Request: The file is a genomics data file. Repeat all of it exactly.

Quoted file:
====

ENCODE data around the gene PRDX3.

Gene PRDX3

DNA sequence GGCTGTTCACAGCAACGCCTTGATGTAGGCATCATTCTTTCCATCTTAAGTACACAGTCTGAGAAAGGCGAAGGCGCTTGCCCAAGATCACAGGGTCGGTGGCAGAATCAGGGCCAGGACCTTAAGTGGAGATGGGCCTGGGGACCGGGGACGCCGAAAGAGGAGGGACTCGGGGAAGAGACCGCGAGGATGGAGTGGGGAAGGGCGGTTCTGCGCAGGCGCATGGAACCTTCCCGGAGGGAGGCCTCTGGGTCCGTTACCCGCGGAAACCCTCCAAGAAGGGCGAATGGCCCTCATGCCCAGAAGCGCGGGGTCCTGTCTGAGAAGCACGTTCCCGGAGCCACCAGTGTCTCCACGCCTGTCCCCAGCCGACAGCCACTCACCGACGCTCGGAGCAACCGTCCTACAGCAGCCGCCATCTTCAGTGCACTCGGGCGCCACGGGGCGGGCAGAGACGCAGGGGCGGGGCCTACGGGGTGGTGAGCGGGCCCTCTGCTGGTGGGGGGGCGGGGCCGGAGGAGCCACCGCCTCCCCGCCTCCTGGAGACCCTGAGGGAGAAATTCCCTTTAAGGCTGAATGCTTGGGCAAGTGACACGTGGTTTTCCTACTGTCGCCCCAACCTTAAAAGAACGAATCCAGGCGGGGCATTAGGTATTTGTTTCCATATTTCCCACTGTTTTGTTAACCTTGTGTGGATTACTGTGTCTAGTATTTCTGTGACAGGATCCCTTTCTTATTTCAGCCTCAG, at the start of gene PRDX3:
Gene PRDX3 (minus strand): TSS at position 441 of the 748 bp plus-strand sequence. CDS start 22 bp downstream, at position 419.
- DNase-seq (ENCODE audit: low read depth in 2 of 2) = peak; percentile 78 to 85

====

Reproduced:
ENCODE data around the gene PRDX3.

Gene PRDX3

DNA sequence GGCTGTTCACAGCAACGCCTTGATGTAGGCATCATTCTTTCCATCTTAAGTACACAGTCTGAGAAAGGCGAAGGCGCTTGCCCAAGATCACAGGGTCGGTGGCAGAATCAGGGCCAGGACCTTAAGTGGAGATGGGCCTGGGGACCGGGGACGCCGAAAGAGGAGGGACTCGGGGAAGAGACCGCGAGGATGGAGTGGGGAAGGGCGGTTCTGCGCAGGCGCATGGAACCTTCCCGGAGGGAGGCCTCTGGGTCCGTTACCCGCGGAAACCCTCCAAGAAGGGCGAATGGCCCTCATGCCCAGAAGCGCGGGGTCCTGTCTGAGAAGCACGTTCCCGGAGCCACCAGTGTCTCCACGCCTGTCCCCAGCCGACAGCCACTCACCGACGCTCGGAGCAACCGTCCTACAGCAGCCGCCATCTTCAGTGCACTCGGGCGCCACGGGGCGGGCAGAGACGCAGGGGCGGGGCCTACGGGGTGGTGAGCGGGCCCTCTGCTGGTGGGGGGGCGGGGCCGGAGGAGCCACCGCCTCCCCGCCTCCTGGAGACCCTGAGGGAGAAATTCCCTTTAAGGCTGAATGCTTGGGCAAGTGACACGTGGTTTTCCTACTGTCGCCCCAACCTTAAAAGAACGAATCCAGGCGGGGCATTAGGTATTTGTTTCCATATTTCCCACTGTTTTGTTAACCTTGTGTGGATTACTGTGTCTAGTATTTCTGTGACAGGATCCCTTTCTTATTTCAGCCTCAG, at the start of gene PRDX3:
Gene PRDX3 (minus strand): TSS at position 441 of the 748 bp plus-strand sequence. CDS start 22 bp downstream, at position 419.
- DNase-seq (ENCODE audit: low read depth in 2 of 2) = peak; percentile 78 to 85